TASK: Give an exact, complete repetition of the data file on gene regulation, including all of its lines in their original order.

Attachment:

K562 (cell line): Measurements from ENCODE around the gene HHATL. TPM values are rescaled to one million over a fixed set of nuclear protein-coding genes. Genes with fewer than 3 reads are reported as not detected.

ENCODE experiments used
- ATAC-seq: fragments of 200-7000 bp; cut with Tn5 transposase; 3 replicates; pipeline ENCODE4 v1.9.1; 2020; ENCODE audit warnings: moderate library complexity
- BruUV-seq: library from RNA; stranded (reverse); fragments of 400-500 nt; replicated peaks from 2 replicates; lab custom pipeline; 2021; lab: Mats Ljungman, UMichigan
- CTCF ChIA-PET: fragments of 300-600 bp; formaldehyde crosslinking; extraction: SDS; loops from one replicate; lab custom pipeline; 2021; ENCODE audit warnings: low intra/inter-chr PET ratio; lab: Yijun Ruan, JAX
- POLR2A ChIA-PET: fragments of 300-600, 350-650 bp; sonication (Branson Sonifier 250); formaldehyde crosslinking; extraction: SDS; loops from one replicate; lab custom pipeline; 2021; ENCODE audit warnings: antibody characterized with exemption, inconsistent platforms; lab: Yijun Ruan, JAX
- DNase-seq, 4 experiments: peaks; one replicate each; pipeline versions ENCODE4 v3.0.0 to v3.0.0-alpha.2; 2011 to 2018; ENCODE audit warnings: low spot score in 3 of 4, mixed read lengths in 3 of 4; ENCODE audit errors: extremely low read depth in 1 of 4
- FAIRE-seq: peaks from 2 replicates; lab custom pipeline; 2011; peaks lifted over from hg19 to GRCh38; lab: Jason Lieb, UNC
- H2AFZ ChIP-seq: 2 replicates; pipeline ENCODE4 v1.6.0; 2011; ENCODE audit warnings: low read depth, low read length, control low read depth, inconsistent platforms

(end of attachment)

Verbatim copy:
K562 (cell line): Measurements from ENCODE around the gene HHATL. TPM values are rescaled to one million over a fixed set of nuclear protein-coding genes. Genes with fewer than 3 reads are reported as not detected.

ENCODE experiments used
- ATAC-seq: fragments of 200-7000 bp; cut with Tn5 transposase; 3 replicates; pipeline ENCODE4 v1.9.1; 2020; ENCODE audit warnings: moderate library complexity
- BruUV-seq: library from RNA; stranded (reverse); fragments of 400-500 nt; replicated peaks from 2 replicates; lab custom pipeline; 2021; lab: Mats Ljungman, UMichigan
- CTCF ChIA-PET: fragments of 300-600 bp; formaldehyde crosslinking; extraction: SDS; loops from one replicate; lab custom pipeline; 2021; ENCODE audit warnings: low intra/inter-chr PET ratio; lab: Yijun Ruan, JAX
- POLR2A ChIA-PET: fragments of 300-600, 350-650 bp; sonication (Branson Sonifier 250); formaldehyde crosslinking; extraction: SDS; loops from one replicate; lab custom pipeline; 2021; ENCODE audit warnings: antibody characterized with exemption, inconsistent platforms; lab: Yijun Ruan, JAX
- DNase-seq, 4 experiments: peaks; one replicate each; pipeline versions ENCODE4 v3.0.0 to v3.0.0-alpha.2; 2011 to 2018; ENCODE audit warnings: low spot score in 3 of 4, mixed read lengths in 3 of 4; ENCODE audit errors: extremely low read depth in 1 of 4
- FAIRE-seq: peaks from 2 replicates; lab custom pipeline; 2011; peaks lifted over from hg19 to GRCh38; lab: Jason Lieb, UNC
- H2AFZ ChIP-seq: 2 replicates; pipeline ENCODE4 v1.6.0; 2011; ENCODE audit warnings: low read depth, low read length, control low read depth, inconsistent platforms